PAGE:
Both the British and the French forces consisted of a patrol of five infantrymen, all "B" class.
Each patrol is advancing towards each other, unaware that they are about to encounter opposition. Each side wishes to secure the stream. The basic solitaire command mechanism was for each side to roll a D6 each turn, to indicate aggression levels, with a -1 for each seriously wounded or killed friendly soldier and +1 for each seriously wounded or killed enemy soldier. If a side rolls a modified "0", all surviving troops will run away.
|A five-man French patrol advancing from the bottom approach a similar British patrol advancing from the top.|
|Blanc, van der Vaart, Napoli, Dubois and Dupont advancing...|
|Hopkins, White, Lawlor, Robson and Brown on the far side of the stream|
|A better view of the British firing line. Hopkins on the left also misfired.|
|And the view from the British side.|
|The French, in spite of their losses, move aggressively forward and begin to cross the stream.|
|Meanwhile the British run behind the hill to reload. Lawlor trips and falls. He tries to get up but is grazed by a musket ball fired by Napoli.|
|The French charge, but Blanc and Napoli stumble when crossing the river and Van der Vaart ends up charging alone!|
|Lawlor and Van der Vaart slug it out, hand-to-hand|
|The remaining French pair decide to break off the action.|
Troops are rated A-G depending on how skilful and motivated they are. When personnel are injured, they drop ratings to reflect their reduced performance. This neatly deals with wounds, so that Imperial Guardsmen with a minor wound are likely to remain pretty effective, whilst Portuguese militiamen will be pretty useless.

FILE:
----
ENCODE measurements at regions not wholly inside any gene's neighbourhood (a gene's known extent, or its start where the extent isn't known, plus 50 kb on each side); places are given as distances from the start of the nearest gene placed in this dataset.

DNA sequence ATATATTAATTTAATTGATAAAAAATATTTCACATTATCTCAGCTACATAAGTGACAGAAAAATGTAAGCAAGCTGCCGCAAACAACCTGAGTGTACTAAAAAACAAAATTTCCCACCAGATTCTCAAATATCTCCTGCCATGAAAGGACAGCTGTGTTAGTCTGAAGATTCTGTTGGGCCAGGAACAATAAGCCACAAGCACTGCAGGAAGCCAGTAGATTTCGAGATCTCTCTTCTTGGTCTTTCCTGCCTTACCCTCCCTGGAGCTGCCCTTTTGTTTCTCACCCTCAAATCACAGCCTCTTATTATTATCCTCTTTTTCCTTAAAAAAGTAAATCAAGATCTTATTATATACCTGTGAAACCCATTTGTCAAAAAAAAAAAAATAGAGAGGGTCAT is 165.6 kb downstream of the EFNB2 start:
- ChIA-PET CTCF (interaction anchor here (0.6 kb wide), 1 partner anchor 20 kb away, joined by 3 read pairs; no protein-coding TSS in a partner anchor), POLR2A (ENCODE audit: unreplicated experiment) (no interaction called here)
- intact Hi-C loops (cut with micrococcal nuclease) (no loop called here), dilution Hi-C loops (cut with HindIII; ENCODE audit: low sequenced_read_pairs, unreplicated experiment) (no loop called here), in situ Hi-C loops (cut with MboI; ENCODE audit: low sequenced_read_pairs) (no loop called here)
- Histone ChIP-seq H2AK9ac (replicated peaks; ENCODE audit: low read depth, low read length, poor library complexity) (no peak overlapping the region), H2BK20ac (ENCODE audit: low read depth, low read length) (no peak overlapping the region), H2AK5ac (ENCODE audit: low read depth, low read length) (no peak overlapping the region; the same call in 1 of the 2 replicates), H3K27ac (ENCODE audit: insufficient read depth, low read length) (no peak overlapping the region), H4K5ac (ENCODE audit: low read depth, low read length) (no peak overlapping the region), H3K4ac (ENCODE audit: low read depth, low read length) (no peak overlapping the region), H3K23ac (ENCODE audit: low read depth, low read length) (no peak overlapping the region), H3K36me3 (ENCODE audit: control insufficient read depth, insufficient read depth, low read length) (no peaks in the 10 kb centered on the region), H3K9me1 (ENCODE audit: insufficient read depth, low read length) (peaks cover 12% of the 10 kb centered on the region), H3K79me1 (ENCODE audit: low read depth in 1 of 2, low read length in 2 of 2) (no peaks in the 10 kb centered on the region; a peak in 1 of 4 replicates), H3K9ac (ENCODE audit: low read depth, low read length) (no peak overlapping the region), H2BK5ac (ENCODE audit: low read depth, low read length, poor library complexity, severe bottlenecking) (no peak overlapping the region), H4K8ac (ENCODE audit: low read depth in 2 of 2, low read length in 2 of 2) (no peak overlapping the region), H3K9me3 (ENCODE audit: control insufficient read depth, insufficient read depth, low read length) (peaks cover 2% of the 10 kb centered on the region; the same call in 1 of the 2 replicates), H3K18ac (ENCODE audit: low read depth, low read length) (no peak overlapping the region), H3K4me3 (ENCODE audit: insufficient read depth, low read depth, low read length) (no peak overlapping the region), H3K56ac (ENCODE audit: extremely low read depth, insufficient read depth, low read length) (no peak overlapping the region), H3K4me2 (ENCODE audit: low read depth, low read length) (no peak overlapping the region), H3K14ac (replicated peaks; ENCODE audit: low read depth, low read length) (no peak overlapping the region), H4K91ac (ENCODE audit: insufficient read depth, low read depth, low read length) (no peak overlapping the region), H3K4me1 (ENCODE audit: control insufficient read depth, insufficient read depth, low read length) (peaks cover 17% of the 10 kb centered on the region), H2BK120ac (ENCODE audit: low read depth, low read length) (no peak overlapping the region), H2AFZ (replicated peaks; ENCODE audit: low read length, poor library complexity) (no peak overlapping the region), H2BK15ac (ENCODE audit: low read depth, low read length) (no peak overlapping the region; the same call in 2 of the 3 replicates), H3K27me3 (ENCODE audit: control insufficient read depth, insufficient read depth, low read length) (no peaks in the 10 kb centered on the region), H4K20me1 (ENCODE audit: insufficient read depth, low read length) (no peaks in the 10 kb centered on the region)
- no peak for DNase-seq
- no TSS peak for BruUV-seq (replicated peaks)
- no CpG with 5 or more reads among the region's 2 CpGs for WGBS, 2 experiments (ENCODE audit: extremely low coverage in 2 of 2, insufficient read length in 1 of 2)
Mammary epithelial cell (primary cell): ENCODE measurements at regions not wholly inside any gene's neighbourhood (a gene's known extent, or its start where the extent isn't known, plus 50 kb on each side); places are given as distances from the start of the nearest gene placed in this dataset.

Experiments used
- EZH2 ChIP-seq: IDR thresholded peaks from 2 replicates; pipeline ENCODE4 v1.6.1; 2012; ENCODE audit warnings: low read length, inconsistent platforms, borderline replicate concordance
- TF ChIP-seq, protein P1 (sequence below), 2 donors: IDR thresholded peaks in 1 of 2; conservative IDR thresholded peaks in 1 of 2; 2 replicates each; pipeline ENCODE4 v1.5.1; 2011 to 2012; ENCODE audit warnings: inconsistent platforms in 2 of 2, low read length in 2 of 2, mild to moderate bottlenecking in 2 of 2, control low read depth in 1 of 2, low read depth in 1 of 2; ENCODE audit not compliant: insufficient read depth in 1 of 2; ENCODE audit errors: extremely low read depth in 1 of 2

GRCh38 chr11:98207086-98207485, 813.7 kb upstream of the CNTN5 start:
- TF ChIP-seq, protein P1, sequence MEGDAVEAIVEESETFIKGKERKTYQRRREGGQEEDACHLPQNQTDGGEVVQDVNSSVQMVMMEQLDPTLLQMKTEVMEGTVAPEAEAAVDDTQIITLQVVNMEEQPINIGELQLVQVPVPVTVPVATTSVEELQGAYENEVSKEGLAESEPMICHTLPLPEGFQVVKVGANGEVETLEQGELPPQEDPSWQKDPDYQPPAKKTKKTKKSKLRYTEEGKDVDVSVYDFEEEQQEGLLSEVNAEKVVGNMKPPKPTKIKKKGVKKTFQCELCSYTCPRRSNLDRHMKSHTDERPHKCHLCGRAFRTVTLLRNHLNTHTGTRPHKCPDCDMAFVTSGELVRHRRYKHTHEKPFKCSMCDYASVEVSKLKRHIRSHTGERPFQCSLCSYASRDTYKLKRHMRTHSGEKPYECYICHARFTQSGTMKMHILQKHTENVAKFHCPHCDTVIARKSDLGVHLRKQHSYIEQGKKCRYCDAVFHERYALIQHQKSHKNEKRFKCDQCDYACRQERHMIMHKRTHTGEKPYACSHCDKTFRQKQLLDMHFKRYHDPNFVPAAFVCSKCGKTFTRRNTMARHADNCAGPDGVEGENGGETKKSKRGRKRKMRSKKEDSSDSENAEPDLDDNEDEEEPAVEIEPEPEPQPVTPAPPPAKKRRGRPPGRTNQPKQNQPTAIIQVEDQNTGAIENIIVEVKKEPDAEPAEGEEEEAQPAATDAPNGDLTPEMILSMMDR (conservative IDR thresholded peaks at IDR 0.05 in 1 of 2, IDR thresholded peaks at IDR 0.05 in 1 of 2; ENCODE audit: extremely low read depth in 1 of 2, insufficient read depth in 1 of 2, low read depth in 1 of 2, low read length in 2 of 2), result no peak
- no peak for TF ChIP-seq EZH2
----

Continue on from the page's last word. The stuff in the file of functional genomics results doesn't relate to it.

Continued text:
The command and control of personnel is done by written orders - essentially a single word like "move", "fire", "reload" or "get up" next to a name on the roster. So, for Brown, the written orders went Walk-Hold-Run-Fire-Reload etc. The game is based on simultaneous movement. That worked alright, although this leaves a certain amount of interpretation up to the player(s): at what point in a move is a moving target shot at, for example. However, the overall process is pretty quick and intuitive and didn't feel too intrusive into the game. The mechanisms were very intuitive and the calibration of effects felt about right, although perhaps giving a running man a 20% chance of tripping over seems excessive! But, on the other hand, if we reckon that it includes the effects of cognitive blink and confusion and so on, perhaps it works out alright. There are various factors to modify chances to hit and so on, but they are all pretty basic and don't slow down the gsame appreciably. The game uses D10 for all its rolls, which allows for quite a range of results but still allows plaers to understand quickly the probabilities of actions being successful (or not).
The rules do what they say they will do: provide a fun Napoleonic wargame with a minimum of fuss. On this initial playthrough, recommended.
The figures used were from Perry Miniatures (my painting does not do these beauties justice!).